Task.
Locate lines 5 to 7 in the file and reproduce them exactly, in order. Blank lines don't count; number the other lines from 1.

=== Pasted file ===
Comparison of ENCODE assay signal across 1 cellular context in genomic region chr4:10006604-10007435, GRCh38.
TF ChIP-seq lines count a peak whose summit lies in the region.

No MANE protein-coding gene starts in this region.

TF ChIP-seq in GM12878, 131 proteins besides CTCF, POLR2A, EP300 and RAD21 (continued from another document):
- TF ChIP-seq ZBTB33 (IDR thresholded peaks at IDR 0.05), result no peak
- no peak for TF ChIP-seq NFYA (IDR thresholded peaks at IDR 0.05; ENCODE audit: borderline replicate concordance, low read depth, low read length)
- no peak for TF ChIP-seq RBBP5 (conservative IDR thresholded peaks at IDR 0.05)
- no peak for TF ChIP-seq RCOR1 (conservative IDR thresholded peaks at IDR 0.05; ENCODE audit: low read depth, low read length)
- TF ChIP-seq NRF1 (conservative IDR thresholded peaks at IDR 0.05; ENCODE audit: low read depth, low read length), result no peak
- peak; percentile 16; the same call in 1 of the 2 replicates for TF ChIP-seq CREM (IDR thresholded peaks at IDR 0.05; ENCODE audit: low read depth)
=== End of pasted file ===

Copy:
- TF ChIP-seq ZBTB33 (IDR thresholded peaks at IDR 0.05), result no peak
- no peak for TF ChIP-seq NFYA (IDR thresholded peaks at IDR 0.05; ENCODE audit: borderline replicate concordance, low read depth, low read length)
- no peak for TF ChIP-seq RBBP5 (conservative IDR thresholded peaks at IDR 0.05)